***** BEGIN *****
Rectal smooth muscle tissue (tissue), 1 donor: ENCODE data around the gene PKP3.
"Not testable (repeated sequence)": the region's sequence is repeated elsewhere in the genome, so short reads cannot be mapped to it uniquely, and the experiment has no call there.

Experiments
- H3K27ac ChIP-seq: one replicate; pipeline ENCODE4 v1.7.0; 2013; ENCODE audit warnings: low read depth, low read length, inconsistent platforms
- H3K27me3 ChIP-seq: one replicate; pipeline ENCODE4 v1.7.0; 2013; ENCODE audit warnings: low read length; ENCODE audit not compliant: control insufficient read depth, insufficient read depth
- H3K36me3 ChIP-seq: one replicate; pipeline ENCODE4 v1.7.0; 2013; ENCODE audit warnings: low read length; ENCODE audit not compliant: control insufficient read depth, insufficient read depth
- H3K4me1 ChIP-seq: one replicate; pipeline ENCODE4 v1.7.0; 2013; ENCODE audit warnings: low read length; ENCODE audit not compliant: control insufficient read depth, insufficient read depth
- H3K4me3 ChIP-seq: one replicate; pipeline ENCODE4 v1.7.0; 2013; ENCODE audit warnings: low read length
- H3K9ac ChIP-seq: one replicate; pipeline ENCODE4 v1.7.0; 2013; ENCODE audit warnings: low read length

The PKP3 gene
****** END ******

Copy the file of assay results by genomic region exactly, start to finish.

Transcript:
Rectal smooth muscle tissue (tissue), 1 donor: ENCODE data around the gene PKP3.
"Not testable (repeated sequence)": the region's sequence is repeated elsewhere in the genome, so short reads cannot be mapped to it uniquely, and the experiment has no call there.

Experiments
- H3K27ac ChIP-seq: one replicate; pipeline ENCODE4 v1.7.0; 2013; ENCODE audit warnings: low read depth, low read length, inconsistent platforms
- H3K27me3 ChIP-seq: one replicate; pipeline ENCODE4 v1.7.0; 2013; ENCODE audit warnings: low read length; ENCODE audit not compliant: control insufficient read depth, insufficient read depth
- H3K36me3 ChIP-seq: one replicate; pipeline ENCODE4 v1.7.0; 2013; ENCODE audit warnings: low read length; ENCODE audit not compliant: control insufficient read depth, insufficient read depth
- H3K4me1 ChIP-seq: one replicate; pipeline ENCODE4 v1.7.0; 2013; ENCODE audit warnings: low read length; ENCODE audit not compliant: control insufficient read depth, insufficient read depth
- H3K4me3 ChIP-seq: one replicate; pipeline ENCODE4 v1.7.0; 2013; ENCODE audit warnings: low read length
- H3K9ac ChIP-seq: one replicate; pipeline ENCODE4 v1.7.0; 2013; ENCODE audit warnings: low read length

The PKP3 gene